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Cold War

Russia has shed its superpower status as well as the accompanying foreign policy attributes that shaped the course of the Cold War era. These attributes, which formed the superpower syndrome included, as the commentator Aleksander Gol’ts noted, messianistic pretensions, imperial ambitions, and global confrontation of the West based on a universal ideology (Buszynski 1996). The universalism of Soviet foreign policy and everything it entailed in terms of the march of socialism and the promotion of the national liberation movement in the Third World gave certainty and predictability to Soviet behavior, and to Cold War relations in general.

The loss of superpower status, however, has entailed a lapse into uncertainty for Russia and a painful effort to identify a new role in world affairs. Conceptions of Russia’s new role vary considerably and have become the subject of a fundamental value conflict. This work starts with the premise that Russian foreign policy has been the subject of a clash of values. The theme of this work is the foreign policy of a disoriented state. Disorientation has been an unfortunate characteristic of Russian society since its painful emergence from the Soviet cocoon in 1992.

Few other societies have faced the traumatic shock of being relocated in new borders with the old institutions destroyed as suddenly as Russia has. As the Council of Foreign and Defence Policy has noted in a study of foreign policy options. Russia has been reduced to four-fifths of the size of the Soviet Union, with less than half of the population (Jackson 2003). Russia’s neighbours in the Baltic, the west, and the south were previously constituent republics of the Soviet Union subordinate to Moscow.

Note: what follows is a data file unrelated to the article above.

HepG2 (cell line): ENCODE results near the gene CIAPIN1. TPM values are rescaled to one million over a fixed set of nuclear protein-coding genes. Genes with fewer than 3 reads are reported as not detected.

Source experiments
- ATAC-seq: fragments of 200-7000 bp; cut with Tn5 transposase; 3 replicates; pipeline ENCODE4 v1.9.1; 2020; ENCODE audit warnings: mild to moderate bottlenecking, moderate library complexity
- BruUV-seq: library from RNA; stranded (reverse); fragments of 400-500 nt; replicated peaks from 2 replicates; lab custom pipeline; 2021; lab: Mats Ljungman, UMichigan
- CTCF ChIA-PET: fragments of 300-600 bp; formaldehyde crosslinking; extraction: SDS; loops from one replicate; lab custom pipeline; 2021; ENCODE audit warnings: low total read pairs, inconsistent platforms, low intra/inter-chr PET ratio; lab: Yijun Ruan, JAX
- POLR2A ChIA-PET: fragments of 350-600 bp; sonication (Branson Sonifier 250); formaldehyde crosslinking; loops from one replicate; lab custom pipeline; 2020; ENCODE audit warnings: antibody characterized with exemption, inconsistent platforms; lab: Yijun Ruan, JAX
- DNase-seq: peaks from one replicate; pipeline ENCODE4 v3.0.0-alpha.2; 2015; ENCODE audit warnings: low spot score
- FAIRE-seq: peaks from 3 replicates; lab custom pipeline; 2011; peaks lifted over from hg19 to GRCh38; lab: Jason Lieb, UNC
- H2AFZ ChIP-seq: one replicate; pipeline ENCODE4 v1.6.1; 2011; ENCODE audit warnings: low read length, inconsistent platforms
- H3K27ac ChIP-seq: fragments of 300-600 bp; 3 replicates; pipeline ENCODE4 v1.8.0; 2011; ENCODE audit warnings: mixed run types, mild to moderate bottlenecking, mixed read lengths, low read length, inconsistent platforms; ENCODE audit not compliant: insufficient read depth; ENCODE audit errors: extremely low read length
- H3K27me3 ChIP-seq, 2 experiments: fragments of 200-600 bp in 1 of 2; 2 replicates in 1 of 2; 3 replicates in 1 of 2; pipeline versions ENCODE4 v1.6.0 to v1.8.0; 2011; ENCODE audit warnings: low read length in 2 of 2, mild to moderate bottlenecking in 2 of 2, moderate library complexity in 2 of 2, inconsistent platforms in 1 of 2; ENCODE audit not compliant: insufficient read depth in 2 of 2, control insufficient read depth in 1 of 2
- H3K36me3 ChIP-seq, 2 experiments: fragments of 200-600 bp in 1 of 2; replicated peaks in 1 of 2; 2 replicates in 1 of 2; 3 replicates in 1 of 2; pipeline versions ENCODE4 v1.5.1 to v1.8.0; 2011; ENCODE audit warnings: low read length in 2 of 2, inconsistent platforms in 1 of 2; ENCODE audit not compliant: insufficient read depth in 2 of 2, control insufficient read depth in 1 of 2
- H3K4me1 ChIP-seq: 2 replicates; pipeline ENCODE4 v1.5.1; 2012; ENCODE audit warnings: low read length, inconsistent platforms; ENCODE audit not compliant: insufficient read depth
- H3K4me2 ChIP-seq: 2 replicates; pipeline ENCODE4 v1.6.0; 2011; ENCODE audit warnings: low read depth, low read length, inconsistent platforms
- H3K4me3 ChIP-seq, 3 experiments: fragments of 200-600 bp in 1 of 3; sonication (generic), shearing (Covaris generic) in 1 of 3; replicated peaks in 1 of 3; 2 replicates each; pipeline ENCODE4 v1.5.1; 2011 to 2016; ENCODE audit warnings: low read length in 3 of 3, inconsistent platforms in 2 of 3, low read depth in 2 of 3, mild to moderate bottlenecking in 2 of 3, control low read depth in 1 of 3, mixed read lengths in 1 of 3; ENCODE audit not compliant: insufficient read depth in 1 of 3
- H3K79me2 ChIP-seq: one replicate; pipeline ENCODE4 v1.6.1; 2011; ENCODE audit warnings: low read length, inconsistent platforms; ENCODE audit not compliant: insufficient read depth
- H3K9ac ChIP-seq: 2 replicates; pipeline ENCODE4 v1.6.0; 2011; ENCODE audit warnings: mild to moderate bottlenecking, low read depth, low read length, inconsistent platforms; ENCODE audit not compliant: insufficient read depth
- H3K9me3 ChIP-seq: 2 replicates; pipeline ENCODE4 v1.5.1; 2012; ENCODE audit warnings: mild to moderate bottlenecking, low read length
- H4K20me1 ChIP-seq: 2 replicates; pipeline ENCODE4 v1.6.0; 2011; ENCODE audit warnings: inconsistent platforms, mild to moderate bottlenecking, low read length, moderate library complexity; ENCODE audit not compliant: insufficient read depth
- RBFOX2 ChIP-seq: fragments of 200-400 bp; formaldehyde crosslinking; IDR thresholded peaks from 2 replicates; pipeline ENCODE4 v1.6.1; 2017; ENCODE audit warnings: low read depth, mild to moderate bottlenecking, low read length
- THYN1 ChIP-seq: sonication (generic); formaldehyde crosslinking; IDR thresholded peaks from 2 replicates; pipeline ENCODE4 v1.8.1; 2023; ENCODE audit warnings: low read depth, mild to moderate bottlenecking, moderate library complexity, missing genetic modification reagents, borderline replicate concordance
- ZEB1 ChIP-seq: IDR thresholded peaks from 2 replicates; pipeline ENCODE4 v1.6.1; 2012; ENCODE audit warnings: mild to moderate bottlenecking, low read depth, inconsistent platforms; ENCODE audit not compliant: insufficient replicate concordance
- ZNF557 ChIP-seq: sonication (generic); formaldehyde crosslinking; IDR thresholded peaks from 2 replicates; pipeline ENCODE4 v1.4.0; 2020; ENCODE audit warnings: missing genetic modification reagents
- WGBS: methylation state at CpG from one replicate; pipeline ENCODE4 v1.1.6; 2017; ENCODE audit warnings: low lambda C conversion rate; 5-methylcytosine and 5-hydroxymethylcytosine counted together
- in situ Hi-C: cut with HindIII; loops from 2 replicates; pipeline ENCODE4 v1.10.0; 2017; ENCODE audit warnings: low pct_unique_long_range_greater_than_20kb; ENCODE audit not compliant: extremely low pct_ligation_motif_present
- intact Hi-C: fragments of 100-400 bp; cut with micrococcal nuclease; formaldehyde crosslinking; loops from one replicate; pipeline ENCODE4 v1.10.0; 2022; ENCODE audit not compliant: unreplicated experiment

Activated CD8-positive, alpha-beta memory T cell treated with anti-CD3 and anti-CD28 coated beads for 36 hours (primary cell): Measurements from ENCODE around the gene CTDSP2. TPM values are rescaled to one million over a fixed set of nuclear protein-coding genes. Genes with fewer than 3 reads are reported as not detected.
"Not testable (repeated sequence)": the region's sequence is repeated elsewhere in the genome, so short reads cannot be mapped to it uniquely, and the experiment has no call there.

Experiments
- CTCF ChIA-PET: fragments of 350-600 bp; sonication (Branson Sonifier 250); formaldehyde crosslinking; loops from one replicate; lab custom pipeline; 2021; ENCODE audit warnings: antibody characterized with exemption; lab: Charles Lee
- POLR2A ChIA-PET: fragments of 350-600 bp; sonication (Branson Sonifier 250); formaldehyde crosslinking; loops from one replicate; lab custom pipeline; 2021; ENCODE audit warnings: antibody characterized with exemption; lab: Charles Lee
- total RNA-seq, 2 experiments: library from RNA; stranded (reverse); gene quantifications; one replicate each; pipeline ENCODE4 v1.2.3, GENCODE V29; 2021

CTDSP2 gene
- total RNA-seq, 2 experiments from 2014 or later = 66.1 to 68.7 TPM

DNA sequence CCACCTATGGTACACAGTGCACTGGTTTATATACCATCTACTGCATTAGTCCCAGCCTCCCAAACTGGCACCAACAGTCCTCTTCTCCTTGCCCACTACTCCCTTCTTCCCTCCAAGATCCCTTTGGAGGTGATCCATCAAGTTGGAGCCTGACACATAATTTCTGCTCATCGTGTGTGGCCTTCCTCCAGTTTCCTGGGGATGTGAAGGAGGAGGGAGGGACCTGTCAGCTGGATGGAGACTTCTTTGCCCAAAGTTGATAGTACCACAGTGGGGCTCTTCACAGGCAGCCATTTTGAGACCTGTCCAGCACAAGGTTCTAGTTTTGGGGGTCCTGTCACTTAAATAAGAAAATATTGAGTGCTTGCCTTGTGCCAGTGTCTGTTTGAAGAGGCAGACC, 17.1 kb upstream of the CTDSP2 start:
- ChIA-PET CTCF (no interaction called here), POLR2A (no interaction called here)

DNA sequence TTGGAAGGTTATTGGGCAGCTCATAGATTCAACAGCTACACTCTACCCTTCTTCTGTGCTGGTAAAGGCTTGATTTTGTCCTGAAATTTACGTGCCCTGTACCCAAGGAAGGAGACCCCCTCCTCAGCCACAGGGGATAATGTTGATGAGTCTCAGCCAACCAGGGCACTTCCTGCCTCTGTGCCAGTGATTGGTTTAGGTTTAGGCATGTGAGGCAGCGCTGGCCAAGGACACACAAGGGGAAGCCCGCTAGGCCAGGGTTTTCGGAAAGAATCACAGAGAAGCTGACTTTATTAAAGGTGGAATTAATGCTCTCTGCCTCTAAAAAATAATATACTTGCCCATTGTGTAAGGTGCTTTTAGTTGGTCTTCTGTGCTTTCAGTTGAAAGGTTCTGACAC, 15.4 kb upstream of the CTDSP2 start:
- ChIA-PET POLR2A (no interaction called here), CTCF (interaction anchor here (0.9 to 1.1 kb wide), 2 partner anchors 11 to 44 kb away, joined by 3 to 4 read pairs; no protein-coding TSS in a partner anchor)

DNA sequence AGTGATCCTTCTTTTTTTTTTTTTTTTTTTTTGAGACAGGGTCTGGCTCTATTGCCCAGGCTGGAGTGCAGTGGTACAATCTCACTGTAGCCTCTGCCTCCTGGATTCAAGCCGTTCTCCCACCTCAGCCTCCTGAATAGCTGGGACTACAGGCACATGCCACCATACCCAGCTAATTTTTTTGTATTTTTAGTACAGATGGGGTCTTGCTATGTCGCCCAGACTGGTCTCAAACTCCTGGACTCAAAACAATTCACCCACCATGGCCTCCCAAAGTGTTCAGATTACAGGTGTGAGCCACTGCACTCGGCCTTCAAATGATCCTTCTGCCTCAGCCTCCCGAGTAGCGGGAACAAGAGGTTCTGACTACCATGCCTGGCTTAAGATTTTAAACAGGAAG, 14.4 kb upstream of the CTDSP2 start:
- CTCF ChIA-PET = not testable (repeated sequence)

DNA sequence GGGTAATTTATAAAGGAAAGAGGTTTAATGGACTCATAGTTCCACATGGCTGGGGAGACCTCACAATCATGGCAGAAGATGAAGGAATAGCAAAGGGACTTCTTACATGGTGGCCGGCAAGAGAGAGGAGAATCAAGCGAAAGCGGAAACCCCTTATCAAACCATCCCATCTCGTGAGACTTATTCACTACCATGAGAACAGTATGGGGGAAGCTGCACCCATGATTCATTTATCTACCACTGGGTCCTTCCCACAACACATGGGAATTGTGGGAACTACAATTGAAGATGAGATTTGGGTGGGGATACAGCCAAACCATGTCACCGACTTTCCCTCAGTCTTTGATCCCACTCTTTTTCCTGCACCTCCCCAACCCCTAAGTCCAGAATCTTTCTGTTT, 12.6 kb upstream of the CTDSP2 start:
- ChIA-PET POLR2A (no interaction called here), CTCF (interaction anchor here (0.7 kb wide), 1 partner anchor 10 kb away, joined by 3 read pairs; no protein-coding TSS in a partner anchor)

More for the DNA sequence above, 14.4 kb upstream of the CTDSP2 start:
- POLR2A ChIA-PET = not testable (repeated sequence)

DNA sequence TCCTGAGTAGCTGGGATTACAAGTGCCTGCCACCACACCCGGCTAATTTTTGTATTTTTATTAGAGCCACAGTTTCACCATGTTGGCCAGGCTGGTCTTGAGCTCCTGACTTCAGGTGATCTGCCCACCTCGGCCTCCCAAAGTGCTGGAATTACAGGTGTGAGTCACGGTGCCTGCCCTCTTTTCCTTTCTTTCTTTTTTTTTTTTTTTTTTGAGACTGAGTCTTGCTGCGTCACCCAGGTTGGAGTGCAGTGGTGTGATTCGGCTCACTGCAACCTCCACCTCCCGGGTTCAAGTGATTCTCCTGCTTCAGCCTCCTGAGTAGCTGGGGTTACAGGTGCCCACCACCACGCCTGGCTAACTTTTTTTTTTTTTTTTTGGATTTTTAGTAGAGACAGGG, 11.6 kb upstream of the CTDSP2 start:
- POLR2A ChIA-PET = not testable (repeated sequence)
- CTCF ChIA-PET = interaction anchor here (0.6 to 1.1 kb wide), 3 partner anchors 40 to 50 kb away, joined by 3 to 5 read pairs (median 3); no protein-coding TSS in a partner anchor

What were once domestic borders have become international frontiers that demand an adjustment of the behavioural patterns of the past centuries. Devising a foreign policy to match the requirements of a new geopolitical predicament would be a protracted and agonizing process even in the best of times. These, however, are not the best of times for Russia. The process of formulating foreign policy has been made all the more difficult by the difficult economic and social transformation to which Russia has been exposed.

Russia, indeed, has been subjected to the dislocatory effects of economic and political reform which have compounded the sense of bewilderment and disorientation. Russian society has been thrown into what could be the most profound crisis in its history. The Russian state has been traditionally authoritarian and paternalistic, promising a social stability underpinned by the Orthodox Church. The different social strata were bound by the obligation of service either to the landlord or the state on the basis of serfdom or the pomest’e (estate) system.

The Soviet era may have destroyed the institutions inherited from the past but it enforced a similar collectivism and service to a political party. Russia’s past made little allowance for the freedom of the individual, legality, and basic property rights as they are understood in the West. For the first time in history, Russian society at large has been exposed to the ideas of individual freedom, the rule of law, and democracy and has witnessed the crumbling of those social institutions that upheld the security of collectivism.

The break with the past has been too sudden for Russian society to absorb and it is no wonder that frightened and vulnerable groups seek solace in resuscitating the collectivism of the past in the form of nationalism or communism (Suny 1993). What kind of foreign policy can be expected where the future collides with the past? Main editor of Nezavisimaya gazeta V. Tret’yakov has observed that the search for a foreign policy in the post-Soviet era is linked with the establishment of a stable authority structure.

He has claimed that unless the domestic political system is stabilized there can be no understanding of foreign policy in Russia. What passes as foreign policy, he says, has been simply the result of lobbying by interest groups and institutions (Jackson 15). To a certain extent competitive views of foreign policy can be expected of a pluralist system and an ongoing debate can be considered a healthy sign. The phenomenon noted by Tret’yakov is familiar to citizens of democratic countries and is not considered unusual.